I didn’t track my time exactly but I would say less than 30 minutes for sure.

I definitely had more mistakes than exact answers but I have been right on the odd times. My mistakes tended to be the odd digit somewhere.

I often remember just starting all over again once I wasn’t able to backtrack something.

Indeed, the challenge tends to make the calculations even more interesting. I actually found that mathematics in general is a little like this. When you move from basic arithmetic to calculus, linear algebra or even analysis depending on how you look at it, it’s basically doing multiplication alike all over again if you do it in your head that is. The process is different but the essence is one and the same.

Do you mean that you would start all over again when you lose track of the numbers? Oof, thankfully I don’t have to do that, I can just do it one go. I can look back at my steps until I reach 20-25 steps, after that I just have to go forward and don’t try to look back because that costs too much time. It does drain me a lot, I think because I see the numbers and am calculating.

I hope to know all of that one day. I really enjoy math but because of anxiety I have a hard time forcing myself to study it. Just like numbers, I can see the equations in my head and manipulate them.

Sometimes, other times I am in a better condition and don’t have to start all over again. By losing track I mean when I am unable to recall which number was in that position, I don’t have to recall the entirety while doing the calculations, but I kind of feel it when its lost and often automatically do checks after every digit I have correctly calculated.

When you start over again it becomes a lot simpler than it was the first time since some of the memory remains. I also see the numbers when I am calculating but I usually have the answer digits darken out as I calculate the other answer digits. I don’t really find it functioning with sound, but at the time I did use sound to remind myself of the numbers as I went along. It’s simply faster to see the numbers to calculate the numbers, I find, rather than saying the calculation.

I’m sure you will, you can take things at the pace you find best , perhaps have a look at a few books until one really clicks with you. I also see the equations in my head when I manipulate them. I think the only time I don’t see things visually in my head with mathematics is when I am using proofs or definitions or part of my own verbal reasoning.

1 Like

Not entirely right.
Difficult to explain though. On 25 X 36 the result forces itself. So I see 900 quicker than trying to actually do the calculation. Also the memorisation occurs when doing the calculation first. But it is not the answer that is memorised. It is the path to the answer.
What I suspect happens is, that my brain the path to the last time I did this calculation finds and then just redoes the same calculation.
What I did was 25 x 36 = 100 x 9.

1 Like

Here is how I would do 253 X 368:
In this case , since 25x36 is easy to do I split the numbers in 2:

25 | 3
36 | 8 X

The “|” is just there to show where I split the number.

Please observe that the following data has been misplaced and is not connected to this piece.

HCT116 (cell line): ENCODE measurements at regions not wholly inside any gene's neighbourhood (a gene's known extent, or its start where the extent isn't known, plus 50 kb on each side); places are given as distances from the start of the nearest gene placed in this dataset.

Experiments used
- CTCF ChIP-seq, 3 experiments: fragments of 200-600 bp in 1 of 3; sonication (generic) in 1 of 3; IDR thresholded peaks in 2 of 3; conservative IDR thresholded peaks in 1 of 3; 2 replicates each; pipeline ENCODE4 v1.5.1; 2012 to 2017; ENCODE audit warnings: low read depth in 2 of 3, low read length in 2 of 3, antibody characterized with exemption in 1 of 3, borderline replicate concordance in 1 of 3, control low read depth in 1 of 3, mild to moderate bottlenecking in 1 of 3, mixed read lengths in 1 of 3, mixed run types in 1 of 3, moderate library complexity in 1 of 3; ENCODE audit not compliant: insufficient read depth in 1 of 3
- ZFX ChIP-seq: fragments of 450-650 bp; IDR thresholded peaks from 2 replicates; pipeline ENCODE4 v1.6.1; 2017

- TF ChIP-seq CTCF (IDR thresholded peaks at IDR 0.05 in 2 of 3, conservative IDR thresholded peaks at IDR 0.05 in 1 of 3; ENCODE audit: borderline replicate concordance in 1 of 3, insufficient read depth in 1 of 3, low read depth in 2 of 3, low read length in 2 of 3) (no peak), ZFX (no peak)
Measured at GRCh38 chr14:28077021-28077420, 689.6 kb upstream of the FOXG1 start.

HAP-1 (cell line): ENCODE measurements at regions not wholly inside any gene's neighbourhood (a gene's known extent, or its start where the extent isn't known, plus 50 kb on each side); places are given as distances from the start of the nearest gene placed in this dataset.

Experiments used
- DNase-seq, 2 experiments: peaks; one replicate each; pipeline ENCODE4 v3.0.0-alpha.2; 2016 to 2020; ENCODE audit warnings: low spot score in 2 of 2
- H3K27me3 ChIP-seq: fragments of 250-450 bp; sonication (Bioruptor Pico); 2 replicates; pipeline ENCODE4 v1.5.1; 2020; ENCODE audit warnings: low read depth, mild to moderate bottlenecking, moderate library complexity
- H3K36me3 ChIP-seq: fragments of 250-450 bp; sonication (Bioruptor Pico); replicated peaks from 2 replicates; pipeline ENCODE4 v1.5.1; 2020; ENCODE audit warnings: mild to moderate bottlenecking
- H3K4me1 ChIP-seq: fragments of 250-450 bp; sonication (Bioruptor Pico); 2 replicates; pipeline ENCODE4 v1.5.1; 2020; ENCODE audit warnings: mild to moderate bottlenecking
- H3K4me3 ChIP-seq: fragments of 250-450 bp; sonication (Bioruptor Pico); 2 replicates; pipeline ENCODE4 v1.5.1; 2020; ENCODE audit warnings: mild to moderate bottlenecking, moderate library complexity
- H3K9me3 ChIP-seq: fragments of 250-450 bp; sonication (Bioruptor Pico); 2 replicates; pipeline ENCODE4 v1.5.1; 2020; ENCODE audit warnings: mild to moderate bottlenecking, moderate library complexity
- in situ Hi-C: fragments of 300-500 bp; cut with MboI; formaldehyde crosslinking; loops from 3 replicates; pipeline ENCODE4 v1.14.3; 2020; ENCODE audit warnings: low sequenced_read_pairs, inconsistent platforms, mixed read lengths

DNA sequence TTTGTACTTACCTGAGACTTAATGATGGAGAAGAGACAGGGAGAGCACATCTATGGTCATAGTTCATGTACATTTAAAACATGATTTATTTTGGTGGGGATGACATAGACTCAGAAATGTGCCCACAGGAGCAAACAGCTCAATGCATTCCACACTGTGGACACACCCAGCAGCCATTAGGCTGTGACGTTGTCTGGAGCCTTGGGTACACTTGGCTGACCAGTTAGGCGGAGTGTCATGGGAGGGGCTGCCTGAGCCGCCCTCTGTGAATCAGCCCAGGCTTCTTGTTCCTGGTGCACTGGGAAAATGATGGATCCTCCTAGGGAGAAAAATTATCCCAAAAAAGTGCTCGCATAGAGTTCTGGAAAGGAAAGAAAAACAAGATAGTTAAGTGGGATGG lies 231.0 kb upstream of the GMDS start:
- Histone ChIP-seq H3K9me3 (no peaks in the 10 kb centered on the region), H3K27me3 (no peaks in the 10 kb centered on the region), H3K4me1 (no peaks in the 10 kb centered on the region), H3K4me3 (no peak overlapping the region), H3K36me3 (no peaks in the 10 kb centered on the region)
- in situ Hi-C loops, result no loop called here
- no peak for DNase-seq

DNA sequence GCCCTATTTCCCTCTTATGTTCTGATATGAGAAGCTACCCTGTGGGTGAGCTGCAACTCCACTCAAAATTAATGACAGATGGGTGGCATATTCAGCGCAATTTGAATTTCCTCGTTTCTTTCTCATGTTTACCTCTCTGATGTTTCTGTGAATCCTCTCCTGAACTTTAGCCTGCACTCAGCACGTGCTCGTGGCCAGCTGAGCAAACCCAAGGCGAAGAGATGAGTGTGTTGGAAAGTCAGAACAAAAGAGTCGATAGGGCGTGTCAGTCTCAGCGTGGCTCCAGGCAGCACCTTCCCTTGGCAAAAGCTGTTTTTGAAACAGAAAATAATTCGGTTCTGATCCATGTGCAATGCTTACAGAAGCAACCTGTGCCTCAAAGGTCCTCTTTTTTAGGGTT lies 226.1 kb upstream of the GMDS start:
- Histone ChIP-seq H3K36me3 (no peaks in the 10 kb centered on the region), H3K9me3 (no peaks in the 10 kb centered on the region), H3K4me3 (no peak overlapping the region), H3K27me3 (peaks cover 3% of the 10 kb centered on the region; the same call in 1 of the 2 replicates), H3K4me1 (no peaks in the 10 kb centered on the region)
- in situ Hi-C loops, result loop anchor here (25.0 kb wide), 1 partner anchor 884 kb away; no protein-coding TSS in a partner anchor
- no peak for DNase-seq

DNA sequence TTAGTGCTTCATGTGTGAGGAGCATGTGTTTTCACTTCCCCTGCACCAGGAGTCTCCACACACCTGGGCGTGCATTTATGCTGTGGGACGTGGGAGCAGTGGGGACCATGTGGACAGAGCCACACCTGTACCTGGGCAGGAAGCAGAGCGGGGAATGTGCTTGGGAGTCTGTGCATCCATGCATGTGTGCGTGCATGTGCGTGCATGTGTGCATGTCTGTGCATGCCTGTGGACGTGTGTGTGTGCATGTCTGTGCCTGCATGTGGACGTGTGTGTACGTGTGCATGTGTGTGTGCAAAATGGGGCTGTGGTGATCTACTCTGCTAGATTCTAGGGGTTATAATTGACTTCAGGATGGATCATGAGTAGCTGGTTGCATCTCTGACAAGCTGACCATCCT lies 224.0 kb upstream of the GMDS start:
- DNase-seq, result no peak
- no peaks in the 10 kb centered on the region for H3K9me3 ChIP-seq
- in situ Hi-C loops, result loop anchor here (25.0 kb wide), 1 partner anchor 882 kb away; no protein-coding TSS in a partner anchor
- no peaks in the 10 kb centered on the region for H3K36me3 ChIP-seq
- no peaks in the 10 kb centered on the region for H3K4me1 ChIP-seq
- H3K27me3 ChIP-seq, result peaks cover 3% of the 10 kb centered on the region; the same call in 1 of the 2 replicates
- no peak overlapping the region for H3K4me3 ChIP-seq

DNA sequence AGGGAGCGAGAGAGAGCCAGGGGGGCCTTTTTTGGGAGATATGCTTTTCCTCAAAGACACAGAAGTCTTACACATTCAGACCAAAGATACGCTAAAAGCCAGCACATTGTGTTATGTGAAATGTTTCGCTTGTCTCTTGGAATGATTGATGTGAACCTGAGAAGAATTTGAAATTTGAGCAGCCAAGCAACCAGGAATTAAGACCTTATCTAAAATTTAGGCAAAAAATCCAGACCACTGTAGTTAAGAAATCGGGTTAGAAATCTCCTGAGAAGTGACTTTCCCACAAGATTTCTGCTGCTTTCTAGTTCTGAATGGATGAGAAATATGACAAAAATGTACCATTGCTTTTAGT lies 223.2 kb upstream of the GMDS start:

Then I do the criss cross using 250, 3, 360 and 8 as the numbers.

So to drive the point home, I treat it as a 2x2, when it is actually a 3x3.

Also I do this from left to right.

So first step is 25 X 36 = 900. Actually, in my mind I call out 250 X 360 = 90,000.
Doing it this way also gives me the ballpark number.

Then comes the cross.
8 X 250 + 3 X 360

8 X 250 = 2,000 and
3 X 36 = 1,080
Total: 3,080

Add this to 90,000 gives 93,080.

Last step:
3 X 8 = 24

Then I check it with 9 or 11 proof.

On doing the above calculation, I realise I brute force the 11 proof.
1: I think “93,104 - 88,000” and immediately 5,104 comes up. No calculation. Maybe my mind does a quick 93-88, but the process is so quick that I don’t know for sure.
2: 5,104 - 4,400 = 704. Again; no calculation.
3: 704 - 660 = 44
4: 44 - 44= 0

This happens when I visualise the numbers. Only when I see both numbers, the result comes up.

Same with the numbers in the multiplication:
253 - 220 = 33
33 - 33 = 0

(actually I would stop here, since I now know that we will be multiplying with zero, so the end result needs to be zero. But for now let’s finish the 11 proof:)

368 - 330 = 36
36 - 33 = 3

3 x 0 = 0

Later today I realised this process does not always happen.
On a simple 45 - 18, nothing came up immediately.
When I raised the 18 to 20, then immediately 25 came up.

For people who wonder why I am writing this; I am trying to find out when my brain immediately gives an answer and when not. See this thread and others.

Also because this got me thinking:

2 Likes

Your brain immediately calculated the subtraction, this was not memorization. This is calculation because you probably haven’t memorized that 93,104 - 88,000 is 5104, that would be ridiculous and random. Brute forcing would be to try to do this every time with any calculation by concentrating and trying to mimic the instantaneous calculations, like the one mention above, that your brain does sometimes.

1 Like

.
Thanks for giving a lot of your time to give such a detailed description.

As I said before, all that stuff is really amazing.

I was googling for some terms that you mentioned, such as “criss-cross”, “9 proof”, and “11 proof”. I found one of your old posts here:

So, there’s even more info in that old post for anyone that’s interested.

Thanks.

Thank you for the kind words.

If you look at my posts I really always try to find shortcuts in calculations. See my other post about calculating 37^3 for an example.

However; criss cross multiplication is a general way of multiplication that just always works (that is the same as general, right ).

The 11 and 9 proofs are just for checking the answer.

Btw, I do the 11 proof different than other people.
I like to work from left to right, but there is a quicker way of doing the 11 proof that goes from right to left.

I just don’t like that way for several reasons, so I stick to my own way, which for me is just more mental calculation.

2 Likes

You can easily do this by
Let me show it
52 * 45 (45 is factor of 9 and 5)
52 * 5 (multiplied by 5 , and you Know how to do
that )
260 * 9 = 2340

3 Likes

Anything times 45 is simply half the original number (with two zeros). And then that number minus itself shifted one to the right.

Dear zvuv,Which books you mean exactly for this method ,could you expand more?